Connections Christian Counselling


Forgiveness Case Study

Myths About Forgiveness

Forgiveness Is Not About Feeling

How many times have you either said, or been told that forgiveness is not possible, because feelings are too strong. 'I canít forgive because I donít feel as if I can. In my heart I still feel that so much injustice was done. Therefore I canít forgive. Iím not yet ready to do so.'

The problem is that we are commanded to forgive and failure to forgive is a sin. We may treat failure to forgive lightly, but God warns us that it hinders our prayers. (Mk.11)

If forgiveness is dependent on feelings, isnít that unjust, because God cannot condemn us for our feelings. Our feelings flow from our thoughts and actions.

So many people say that they cannot do things because it doesnít feel right. I donít feel love for my wife and therefore I will leave her. The Bible says: Think whatís right and do whatís right and the right feelings may follow. Never use feelings as the sole basis for moral decision.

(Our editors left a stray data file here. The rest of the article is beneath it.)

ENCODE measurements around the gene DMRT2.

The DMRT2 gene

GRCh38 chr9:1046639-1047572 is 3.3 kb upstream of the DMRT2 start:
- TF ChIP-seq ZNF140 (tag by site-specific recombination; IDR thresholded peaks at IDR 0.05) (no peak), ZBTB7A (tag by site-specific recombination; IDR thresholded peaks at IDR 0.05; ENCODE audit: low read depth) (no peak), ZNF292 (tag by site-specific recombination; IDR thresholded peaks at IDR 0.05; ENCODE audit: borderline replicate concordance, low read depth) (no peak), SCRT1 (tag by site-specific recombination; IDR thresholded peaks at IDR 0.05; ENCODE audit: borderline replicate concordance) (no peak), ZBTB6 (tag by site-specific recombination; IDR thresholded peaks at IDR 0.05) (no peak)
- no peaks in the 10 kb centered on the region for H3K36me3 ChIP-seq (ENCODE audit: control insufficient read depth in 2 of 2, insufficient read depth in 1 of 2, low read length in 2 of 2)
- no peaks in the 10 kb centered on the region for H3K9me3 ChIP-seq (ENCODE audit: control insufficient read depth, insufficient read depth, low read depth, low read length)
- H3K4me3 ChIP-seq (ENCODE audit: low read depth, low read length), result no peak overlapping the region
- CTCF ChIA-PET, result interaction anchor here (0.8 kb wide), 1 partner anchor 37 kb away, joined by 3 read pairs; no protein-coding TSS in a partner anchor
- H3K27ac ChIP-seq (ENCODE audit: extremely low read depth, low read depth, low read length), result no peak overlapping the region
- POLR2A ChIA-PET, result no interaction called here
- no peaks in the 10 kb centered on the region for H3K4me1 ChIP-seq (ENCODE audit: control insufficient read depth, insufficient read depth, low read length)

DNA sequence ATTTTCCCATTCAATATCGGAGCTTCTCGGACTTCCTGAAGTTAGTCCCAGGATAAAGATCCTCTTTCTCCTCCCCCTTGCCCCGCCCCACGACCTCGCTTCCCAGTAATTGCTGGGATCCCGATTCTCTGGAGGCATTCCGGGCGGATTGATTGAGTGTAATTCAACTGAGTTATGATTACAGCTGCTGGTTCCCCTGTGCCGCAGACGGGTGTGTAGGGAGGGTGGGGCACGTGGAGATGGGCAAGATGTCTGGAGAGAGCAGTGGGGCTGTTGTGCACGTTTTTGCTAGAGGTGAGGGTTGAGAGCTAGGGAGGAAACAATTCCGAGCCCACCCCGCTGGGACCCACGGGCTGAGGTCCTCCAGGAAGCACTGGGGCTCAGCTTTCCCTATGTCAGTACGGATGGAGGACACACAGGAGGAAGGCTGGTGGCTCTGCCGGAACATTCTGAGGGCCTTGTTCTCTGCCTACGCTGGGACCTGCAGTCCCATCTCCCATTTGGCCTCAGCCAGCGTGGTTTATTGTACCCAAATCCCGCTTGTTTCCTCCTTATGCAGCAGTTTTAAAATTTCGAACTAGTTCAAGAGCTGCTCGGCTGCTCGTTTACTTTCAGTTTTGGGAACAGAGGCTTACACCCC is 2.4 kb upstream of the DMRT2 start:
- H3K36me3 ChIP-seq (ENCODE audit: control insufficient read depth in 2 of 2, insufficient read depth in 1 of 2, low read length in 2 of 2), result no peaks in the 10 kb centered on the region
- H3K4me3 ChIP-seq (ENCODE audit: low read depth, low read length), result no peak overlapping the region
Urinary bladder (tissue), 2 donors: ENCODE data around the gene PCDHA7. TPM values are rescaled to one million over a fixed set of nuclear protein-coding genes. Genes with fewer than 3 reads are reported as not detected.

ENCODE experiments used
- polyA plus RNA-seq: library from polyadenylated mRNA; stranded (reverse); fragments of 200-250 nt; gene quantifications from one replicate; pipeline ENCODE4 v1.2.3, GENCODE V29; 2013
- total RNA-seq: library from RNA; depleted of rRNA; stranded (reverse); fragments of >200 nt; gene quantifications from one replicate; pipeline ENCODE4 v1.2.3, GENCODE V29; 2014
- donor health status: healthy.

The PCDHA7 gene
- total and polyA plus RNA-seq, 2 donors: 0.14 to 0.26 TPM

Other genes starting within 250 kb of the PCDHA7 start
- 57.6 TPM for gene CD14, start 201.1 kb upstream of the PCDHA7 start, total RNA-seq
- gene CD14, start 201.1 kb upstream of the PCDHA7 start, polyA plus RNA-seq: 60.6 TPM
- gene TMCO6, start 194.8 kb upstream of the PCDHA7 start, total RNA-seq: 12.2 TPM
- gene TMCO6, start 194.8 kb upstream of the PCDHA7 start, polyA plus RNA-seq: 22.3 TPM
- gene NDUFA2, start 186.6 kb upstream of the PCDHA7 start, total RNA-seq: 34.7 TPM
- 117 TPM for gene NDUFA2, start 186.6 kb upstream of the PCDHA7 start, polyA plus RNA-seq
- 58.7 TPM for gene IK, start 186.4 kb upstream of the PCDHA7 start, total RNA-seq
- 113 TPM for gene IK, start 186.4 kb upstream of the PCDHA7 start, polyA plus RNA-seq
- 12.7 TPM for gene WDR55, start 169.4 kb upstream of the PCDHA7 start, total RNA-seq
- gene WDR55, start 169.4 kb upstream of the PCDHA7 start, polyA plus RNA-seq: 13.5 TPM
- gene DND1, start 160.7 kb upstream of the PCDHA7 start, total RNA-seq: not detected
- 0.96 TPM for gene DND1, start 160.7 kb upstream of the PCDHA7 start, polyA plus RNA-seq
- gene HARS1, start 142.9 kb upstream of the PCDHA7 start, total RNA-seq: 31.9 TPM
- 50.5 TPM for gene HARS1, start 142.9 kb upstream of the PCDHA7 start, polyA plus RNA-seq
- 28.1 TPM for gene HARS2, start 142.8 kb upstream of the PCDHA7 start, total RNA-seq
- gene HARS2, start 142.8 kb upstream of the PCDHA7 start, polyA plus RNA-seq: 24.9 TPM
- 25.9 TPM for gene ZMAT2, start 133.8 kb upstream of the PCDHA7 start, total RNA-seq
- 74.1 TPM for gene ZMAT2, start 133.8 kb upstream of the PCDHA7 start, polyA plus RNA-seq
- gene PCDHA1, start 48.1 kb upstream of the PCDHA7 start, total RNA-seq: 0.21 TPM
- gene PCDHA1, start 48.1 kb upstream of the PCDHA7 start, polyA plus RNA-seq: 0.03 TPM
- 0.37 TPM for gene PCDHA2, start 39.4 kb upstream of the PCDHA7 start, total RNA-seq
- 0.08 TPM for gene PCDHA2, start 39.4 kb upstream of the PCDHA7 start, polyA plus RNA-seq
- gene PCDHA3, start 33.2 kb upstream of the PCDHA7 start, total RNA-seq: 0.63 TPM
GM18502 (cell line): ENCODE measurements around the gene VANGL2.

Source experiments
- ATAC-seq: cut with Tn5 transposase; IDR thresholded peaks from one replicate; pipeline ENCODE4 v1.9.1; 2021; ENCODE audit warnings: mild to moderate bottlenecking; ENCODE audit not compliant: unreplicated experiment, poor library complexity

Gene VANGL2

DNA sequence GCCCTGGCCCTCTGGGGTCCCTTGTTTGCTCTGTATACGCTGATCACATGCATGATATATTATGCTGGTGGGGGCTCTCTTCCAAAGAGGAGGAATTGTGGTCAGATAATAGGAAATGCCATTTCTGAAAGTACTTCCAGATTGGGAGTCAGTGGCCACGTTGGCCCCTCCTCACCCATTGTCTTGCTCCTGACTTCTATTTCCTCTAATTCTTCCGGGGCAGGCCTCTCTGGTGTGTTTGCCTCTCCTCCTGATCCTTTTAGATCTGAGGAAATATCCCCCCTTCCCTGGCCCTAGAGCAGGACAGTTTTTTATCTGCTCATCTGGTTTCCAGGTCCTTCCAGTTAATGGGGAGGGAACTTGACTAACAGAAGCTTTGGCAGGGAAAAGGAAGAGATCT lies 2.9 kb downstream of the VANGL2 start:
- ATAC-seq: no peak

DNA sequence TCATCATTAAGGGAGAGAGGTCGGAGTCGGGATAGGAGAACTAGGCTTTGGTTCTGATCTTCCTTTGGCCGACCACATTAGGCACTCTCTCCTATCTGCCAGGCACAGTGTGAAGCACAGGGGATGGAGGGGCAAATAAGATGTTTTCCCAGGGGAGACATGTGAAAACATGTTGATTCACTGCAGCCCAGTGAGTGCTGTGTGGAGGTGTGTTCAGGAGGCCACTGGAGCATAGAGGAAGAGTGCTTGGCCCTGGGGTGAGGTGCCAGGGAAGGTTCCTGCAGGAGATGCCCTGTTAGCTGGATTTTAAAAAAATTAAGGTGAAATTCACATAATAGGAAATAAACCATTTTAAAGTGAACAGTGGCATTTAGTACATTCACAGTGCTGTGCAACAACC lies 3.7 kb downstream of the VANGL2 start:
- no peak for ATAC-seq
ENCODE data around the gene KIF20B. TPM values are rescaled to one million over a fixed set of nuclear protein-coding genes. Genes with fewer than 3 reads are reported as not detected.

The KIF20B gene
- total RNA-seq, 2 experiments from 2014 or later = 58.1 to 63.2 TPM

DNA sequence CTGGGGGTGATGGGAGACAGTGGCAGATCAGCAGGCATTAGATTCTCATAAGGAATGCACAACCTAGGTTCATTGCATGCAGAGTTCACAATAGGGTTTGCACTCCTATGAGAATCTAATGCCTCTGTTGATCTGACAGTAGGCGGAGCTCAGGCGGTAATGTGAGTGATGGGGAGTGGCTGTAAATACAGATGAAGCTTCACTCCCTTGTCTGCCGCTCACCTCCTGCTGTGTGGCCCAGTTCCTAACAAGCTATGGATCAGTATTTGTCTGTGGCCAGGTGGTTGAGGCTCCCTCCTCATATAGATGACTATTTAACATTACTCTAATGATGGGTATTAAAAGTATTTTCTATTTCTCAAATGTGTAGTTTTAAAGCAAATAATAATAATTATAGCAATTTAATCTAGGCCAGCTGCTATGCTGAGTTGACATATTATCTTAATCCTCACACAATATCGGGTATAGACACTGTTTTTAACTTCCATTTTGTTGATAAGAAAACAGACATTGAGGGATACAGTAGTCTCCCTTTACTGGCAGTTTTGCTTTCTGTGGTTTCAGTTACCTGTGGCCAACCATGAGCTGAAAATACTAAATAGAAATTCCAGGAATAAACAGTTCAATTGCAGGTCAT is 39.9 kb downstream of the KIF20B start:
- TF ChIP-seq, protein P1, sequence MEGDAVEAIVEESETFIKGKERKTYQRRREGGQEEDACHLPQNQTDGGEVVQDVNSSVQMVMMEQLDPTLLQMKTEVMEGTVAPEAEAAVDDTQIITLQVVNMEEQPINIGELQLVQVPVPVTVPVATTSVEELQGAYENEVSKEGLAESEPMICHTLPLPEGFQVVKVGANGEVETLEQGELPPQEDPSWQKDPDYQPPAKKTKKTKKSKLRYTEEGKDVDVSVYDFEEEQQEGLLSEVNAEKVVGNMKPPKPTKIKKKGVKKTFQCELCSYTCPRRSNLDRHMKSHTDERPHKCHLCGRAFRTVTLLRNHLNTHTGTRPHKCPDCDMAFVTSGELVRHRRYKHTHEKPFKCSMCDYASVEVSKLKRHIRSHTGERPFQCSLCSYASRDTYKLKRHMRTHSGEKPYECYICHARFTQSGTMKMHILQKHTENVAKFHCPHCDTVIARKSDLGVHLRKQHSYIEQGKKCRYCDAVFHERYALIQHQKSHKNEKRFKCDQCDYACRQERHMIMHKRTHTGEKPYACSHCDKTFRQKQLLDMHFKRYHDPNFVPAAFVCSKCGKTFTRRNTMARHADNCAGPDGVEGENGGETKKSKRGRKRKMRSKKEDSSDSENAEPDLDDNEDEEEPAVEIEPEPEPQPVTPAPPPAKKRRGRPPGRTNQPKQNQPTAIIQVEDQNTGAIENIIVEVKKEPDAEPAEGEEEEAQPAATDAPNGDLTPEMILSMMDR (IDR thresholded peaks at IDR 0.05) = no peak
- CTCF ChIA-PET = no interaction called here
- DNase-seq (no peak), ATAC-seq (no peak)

Forgiveness and unforgiveness is a choice. We are to obey the commands of God as an act of will. Forgiveness is not about feeling, but about making a conscious decision to release someone else from an obligation. When they sin against us, we want them to carry something. An obligation to feel guilty and to feel indebted to us. By not forgiving them, we want to get even in some way. We want to hold something over them until we feel that everything has been put right or restored to normal.

When we forgive we are saying: I have decided that this may never be put right in the way that I want. I release you from the obligation I feel you have to me. I set myself free from these chains that binds me to you and to those actions. I resolve not to hold those things against you or to raise them with you or to use them against you anymore.

Forgiveness Doesn't Depend On Forgetting

People say: 'I canít forgive because I canít forget!' Where do they get this thinking from? There are various verses in the Bible about God remembering our sins no more.